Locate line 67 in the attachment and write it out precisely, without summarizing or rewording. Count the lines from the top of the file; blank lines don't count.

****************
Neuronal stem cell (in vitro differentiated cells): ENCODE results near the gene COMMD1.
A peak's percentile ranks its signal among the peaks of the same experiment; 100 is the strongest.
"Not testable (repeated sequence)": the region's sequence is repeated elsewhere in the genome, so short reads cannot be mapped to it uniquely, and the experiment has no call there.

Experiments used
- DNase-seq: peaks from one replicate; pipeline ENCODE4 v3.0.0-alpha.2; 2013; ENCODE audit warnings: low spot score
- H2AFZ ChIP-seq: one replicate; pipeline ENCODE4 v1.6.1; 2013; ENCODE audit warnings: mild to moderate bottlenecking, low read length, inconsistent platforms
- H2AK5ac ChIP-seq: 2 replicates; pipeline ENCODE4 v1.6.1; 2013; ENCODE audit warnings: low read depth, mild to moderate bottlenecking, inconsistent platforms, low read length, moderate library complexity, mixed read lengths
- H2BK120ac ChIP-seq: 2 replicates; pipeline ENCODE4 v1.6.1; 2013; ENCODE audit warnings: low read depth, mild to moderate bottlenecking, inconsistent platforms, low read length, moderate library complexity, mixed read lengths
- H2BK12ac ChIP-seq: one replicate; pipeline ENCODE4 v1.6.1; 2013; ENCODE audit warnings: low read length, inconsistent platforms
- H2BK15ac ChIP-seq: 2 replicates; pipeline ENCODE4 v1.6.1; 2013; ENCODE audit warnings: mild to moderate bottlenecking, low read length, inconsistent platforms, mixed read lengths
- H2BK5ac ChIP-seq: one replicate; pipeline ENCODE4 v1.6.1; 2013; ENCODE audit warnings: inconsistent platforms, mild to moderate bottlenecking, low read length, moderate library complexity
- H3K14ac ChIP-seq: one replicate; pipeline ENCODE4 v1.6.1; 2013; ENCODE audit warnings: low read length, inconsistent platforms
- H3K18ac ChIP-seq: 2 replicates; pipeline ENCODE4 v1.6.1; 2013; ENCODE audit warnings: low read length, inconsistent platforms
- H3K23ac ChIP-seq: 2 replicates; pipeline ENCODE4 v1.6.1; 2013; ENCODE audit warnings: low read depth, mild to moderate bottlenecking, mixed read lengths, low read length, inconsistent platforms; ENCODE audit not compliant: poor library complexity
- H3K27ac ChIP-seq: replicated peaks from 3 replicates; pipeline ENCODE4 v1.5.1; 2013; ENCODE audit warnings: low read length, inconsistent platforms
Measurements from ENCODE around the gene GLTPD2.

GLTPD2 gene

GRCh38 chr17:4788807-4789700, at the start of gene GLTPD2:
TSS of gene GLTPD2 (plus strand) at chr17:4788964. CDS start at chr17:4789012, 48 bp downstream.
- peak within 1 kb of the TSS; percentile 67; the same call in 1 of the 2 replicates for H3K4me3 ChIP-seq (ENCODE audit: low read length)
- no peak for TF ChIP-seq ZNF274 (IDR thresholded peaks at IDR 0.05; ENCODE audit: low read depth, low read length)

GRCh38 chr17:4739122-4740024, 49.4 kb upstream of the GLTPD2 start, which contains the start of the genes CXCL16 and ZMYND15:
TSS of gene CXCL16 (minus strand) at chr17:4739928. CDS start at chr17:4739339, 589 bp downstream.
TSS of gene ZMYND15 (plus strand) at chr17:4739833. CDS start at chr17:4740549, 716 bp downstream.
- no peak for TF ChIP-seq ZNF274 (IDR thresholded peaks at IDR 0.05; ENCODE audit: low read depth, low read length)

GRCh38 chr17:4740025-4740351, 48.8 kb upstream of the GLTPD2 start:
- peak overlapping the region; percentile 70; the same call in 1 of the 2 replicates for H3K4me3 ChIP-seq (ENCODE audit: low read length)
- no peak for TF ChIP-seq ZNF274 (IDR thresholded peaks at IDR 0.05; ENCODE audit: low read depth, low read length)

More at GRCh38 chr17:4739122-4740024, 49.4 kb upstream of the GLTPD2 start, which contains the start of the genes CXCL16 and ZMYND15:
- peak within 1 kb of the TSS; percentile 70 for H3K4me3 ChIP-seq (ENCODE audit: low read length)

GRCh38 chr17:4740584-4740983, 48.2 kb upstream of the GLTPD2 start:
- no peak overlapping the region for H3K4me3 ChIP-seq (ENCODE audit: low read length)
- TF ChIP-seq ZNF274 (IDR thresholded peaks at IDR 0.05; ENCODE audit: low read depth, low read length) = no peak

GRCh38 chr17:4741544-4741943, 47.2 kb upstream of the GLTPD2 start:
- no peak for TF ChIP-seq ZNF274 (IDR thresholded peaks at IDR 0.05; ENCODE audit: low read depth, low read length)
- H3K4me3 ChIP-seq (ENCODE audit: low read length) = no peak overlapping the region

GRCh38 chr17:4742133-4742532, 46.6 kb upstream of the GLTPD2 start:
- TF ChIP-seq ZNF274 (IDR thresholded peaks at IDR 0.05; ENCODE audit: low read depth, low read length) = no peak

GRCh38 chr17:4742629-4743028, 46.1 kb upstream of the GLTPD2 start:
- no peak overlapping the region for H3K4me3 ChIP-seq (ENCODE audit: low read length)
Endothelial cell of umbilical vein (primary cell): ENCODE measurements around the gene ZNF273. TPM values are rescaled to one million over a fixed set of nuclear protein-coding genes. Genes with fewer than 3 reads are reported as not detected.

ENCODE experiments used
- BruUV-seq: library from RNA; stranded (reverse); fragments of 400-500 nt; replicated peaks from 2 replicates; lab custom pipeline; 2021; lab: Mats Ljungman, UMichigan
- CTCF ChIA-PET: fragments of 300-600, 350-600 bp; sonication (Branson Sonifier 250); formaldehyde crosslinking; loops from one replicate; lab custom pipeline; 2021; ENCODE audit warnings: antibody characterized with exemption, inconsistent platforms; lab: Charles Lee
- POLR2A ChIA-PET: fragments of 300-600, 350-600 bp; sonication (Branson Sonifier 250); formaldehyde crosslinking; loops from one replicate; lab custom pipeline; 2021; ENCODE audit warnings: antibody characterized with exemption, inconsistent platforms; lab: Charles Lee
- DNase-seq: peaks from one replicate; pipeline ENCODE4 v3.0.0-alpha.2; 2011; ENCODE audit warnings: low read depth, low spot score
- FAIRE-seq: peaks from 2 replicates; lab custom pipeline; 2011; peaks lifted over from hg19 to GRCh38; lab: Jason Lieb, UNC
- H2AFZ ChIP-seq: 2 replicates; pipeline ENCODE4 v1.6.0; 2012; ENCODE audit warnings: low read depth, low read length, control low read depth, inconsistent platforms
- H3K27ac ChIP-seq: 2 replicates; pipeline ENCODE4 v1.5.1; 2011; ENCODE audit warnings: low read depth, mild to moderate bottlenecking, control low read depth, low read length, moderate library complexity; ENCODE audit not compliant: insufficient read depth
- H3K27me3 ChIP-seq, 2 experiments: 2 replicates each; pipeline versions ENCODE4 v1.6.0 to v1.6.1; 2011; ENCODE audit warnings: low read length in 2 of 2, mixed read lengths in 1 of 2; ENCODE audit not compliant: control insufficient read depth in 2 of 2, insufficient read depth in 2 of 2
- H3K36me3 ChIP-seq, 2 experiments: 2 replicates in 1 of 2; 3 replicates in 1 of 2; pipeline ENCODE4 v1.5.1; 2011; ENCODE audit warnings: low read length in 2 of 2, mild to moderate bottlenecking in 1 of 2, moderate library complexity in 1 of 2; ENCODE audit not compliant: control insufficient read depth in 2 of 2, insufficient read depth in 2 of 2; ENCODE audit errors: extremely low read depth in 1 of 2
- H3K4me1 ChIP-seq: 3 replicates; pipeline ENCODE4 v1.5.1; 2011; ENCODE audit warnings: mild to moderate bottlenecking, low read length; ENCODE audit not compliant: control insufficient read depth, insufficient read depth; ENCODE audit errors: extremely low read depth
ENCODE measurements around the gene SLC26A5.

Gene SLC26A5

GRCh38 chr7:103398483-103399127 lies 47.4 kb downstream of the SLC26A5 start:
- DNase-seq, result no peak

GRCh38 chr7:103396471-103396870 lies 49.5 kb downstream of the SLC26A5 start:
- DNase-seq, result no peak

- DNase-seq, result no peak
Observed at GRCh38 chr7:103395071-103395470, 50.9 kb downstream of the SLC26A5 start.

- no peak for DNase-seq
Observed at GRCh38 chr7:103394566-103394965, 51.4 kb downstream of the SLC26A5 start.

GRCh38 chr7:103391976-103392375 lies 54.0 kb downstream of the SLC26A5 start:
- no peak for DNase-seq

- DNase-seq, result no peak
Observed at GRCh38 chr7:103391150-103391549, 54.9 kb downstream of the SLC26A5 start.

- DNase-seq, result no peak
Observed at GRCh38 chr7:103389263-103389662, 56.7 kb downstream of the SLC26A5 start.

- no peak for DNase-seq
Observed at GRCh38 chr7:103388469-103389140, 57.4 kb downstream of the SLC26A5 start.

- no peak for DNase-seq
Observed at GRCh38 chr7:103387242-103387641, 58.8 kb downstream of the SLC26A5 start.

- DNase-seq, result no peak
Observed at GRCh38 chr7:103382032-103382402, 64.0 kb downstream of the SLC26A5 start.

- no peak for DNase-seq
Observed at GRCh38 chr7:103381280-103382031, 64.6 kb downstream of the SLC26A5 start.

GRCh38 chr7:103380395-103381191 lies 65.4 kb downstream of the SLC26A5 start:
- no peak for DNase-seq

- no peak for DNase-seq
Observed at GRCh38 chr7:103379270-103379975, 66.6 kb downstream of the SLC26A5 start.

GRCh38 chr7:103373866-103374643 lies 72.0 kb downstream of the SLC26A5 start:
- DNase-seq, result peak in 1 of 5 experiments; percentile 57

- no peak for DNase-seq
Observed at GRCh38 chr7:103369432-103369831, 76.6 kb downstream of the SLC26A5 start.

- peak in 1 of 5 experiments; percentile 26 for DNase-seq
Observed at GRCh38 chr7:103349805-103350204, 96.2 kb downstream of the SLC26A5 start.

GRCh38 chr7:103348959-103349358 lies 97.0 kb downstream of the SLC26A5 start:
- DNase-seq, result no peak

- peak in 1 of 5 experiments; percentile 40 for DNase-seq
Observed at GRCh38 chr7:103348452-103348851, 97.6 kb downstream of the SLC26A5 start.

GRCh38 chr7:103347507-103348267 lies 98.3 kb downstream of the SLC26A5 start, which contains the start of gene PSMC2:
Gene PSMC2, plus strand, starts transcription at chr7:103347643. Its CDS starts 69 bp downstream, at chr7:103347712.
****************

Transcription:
- DNase-seq, result no peak